Every new session of Congress is a new chance to enact substantive regulatory reform. This post inaugurates an occasional series highlighting reform bills that have been introduced this Congress, or are likely to be. The first bill we will cover is the REINS Act, which stands for Regulations from the Executive in Need of Scrutiny. It would require Congress to vote on all new major regulations.
REINS is a separation of powers bill. In the big picture, the legislative branch is supposed to make legislation, and the executive branch is supposed to execute it; hence their names. That distinction has blurred over the last several decades.
In 2022, for example, for each bill Congress passed, agencies issued 23 new regulations. My colleague Wayne Crews calls this number the “Unconstitutionality Index” in his Ten Thousand Commandments annual report. A healthy government would have a smaller number.
Of the 3,000-plus new regulations agencies issue in a typical year, 40 to 50 are “economically significant,” meaning they have an impact of $100 million or more. REINS would require Congress to vote on these economically significant rules. This burden amounts to three or four extra votes per month.
In return, Congress gets some assurance that agencies are regulating in accordance with the legislation Congress gives them. Agencies have increasingly gone rogue in recent years in areas ranging from environmental policy to tech policy.
The Federal Trade Commission is currently pushing to issue new regulations that go beyond its limited rulemaking authority, and without any authorizing legislation from Congress. It could cause billions of dollars of consumer harm if it follows through with its threats.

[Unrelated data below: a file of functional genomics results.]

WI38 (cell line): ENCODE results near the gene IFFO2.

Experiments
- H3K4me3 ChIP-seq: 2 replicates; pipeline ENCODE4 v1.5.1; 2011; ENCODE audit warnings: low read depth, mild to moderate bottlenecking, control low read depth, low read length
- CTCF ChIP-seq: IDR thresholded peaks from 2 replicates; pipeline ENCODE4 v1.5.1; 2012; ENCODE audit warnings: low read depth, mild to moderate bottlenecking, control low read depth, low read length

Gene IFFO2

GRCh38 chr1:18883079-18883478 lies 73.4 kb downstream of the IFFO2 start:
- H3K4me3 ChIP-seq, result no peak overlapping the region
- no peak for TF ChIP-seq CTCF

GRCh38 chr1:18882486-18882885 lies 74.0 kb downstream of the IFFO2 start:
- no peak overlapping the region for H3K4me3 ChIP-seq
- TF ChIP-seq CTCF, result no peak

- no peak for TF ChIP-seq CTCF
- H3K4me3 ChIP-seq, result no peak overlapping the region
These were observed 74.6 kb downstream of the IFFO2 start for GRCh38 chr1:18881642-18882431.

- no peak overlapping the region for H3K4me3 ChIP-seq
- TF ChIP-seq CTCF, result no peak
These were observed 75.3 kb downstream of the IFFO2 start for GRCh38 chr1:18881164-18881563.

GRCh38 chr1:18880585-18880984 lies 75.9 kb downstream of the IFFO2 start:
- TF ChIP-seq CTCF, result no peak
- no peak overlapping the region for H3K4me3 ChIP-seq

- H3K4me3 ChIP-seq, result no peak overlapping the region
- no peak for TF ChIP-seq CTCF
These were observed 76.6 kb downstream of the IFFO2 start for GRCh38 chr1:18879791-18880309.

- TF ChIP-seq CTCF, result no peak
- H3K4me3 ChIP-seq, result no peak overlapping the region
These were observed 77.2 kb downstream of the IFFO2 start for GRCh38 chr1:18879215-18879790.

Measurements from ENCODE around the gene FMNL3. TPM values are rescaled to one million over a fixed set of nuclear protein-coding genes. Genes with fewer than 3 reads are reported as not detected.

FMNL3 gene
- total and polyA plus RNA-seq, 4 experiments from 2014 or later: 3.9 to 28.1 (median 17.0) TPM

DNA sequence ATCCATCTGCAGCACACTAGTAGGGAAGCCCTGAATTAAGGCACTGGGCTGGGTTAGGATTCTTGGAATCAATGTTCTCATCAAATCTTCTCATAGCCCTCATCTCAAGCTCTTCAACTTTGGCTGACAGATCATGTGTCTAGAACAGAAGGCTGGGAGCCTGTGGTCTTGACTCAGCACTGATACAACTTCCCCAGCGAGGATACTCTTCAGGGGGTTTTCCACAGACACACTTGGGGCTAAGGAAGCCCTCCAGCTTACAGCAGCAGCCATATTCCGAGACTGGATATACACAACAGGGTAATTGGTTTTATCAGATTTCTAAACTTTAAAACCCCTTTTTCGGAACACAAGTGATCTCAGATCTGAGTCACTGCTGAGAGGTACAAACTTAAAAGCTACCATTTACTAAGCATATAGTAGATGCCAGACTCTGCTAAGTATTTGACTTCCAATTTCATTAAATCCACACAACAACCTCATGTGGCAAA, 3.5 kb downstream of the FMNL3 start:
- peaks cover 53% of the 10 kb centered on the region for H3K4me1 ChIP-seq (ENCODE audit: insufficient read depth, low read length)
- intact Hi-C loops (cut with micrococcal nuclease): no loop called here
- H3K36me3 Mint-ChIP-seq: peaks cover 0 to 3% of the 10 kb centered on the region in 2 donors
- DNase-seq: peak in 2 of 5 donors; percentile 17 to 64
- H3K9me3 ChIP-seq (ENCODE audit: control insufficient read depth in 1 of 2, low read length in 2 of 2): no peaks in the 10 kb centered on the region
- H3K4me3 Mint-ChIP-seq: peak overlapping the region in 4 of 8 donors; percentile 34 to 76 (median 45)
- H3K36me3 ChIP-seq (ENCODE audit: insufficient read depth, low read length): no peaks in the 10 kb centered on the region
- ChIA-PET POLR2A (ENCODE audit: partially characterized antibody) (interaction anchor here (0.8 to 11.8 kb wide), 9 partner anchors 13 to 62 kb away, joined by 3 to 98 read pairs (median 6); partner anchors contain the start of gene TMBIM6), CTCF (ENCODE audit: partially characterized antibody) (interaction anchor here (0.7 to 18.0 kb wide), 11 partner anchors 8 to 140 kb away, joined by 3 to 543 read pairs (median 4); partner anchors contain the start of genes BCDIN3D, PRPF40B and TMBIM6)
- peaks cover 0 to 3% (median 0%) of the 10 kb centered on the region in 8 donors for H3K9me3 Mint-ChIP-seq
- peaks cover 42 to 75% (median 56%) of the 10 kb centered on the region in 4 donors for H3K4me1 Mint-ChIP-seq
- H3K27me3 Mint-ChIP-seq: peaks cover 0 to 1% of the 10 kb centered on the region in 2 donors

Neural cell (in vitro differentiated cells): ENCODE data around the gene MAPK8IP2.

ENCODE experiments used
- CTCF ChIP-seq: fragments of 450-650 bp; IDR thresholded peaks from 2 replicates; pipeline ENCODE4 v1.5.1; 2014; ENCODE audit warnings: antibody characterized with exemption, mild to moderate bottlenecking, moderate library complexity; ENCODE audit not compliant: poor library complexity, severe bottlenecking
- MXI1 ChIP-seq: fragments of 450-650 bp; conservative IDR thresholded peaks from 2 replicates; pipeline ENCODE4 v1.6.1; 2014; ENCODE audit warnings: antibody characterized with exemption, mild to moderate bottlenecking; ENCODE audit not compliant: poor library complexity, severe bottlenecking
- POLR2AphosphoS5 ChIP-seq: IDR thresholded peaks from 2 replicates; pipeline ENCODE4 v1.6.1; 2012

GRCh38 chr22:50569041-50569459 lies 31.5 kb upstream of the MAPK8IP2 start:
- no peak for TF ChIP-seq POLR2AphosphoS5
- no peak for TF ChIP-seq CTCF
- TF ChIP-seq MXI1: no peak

This is a case where REINS, or something like it, would come in handy. Even the very existence of a congressional veto would help to check such agency power grabs. There isn’t much point in issuing a rule if you think Congress will nullify it.
Our system of government is built on checks and balances. Each branch is supposed to moderate the others’ excesses. These counterweights tend to evolve or erode over time, so sometimes it is necessary to adapt them to restore a more equitable separation of powers. REINS is a modest attempt at doing that.
REINS has been around for some time, and has passed the House several times in previous Congresses. Its current incarnations are H.R. 277, sponsored by Rep. Kat Cammack (R-FL), and S. 184, sponsored by Sen. Rand Paul (R-KY).
Even if passage is unlikely this Congress, it is important to have as a jar on the shelf for when the political environment becomes more open to reform. If it doesn’t happen this Congress, it might happen in the next one. We need to be ready for when the opportunity arises.